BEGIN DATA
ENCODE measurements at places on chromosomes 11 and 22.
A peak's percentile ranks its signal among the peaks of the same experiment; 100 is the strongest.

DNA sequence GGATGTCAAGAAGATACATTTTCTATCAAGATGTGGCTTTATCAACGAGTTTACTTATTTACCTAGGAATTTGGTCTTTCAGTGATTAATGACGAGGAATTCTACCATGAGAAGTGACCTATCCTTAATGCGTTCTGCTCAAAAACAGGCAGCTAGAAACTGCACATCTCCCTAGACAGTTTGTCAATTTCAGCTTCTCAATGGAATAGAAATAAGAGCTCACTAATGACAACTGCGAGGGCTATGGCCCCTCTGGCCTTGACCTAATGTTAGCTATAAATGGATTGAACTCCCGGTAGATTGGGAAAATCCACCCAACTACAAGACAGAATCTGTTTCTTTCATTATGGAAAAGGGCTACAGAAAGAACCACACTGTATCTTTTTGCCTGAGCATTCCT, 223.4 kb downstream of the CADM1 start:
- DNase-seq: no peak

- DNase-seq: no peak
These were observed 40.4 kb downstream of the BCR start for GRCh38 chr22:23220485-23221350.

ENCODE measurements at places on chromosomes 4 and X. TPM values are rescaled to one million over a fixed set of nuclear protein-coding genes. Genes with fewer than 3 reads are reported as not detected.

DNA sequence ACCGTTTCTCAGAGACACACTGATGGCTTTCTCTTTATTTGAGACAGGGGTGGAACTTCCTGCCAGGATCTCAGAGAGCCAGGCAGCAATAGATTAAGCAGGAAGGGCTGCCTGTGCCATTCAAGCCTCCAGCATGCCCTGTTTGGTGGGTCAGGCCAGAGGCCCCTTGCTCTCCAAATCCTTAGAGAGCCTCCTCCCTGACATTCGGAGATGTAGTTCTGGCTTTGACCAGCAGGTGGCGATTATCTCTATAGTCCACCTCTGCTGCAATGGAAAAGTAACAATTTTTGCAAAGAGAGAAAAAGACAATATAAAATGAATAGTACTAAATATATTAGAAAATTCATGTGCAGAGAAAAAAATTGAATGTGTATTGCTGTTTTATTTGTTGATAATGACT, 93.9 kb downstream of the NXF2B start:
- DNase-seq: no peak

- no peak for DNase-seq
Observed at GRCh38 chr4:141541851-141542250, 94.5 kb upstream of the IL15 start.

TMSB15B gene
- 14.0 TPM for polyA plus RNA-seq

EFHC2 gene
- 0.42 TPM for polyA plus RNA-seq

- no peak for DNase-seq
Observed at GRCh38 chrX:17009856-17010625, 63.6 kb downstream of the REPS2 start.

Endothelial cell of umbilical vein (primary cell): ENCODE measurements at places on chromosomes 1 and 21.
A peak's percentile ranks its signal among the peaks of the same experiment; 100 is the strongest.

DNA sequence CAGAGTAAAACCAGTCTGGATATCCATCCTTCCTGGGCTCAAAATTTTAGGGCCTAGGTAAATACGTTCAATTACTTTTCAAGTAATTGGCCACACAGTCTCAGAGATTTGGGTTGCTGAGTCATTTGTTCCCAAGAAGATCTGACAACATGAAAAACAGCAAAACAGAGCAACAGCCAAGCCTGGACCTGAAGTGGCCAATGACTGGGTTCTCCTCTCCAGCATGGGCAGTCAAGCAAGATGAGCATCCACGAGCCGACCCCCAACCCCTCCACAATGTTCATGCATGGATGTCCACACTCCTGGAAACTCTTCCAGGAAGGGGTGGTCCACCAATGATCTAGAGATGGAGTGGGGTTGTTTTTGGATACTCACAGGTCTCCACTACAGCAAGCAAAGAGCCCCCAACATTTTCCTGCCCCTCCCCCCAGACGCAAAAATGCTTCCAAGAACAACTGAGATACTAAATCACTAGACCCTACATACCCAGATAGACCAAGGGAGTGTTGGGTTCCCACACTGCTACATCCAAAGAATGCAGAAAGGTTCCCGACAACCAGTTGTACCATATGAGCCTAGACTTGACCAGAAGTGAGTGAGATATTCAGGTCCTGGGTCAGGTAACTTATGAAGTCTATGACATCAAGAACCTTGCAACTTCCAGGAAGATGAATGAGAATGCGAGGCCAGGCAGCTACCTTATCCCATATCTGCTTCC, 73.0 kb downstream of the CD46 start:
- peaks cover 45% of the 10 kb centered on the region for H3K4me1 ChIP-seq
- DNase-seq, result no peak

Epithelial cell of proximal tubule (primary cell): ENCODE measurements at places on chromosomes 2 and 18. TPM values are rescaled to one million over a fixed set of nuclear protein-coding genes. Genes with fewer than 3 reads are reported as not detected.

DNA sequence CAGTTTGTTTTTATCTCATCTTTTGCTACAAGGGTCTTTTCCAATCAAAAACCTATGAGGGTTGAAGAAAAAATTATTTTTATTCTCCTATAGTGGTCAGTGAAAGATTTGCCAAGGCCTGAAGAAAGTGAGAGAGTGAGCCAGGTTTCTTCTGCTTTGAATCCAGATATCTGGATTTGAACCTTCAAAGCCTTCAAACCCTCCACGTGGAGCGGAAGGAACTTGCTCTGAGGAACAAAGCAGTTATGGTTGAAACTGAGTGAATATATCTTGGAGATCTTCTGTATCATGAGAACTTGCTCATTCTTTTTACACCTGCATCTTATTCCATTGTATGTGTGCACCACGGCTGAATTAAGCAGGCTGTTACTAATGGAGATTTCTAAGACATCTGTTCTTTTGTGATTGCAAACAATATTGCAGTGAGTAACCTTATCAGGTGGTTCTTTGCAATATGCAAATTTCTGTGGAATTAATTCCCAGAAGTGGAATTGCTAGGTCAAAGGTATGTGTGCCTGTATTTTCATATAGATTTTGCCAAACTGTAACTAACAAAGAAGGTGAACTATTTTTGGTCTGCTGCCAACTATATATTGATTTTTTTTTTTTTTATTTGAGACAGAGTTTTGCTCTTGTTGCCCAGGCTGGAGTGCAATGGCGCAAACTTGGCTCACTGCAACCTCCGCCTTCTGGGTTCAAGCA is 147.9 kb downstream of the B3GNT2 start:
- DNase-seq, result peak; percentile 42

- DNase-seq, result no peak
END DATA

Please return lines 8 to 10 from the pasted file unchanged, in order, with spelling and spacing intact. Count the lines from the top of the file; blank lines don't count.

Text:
DNA sequence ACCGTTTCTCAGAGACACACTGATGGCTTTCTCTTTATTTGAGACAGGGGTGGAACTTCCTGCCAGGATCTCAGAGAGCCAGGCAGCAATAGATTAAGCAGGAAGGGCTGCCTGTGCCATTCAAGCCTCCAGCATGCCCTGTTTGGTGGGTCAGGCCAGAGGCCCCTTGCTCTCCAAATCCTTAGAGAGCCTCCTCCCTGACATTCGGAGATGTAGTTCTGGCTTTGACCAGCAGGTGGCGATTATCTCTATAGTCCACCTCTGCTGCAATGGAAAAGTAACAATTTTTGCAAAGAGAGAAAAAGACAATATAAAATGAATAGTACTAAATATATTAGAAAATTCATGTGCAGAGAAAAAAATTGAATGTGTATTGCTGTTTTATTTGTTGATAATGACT, 93.9 kb downstream of the NXF2B start:
- DNase-seq: no peak

- no peak for DNase-seq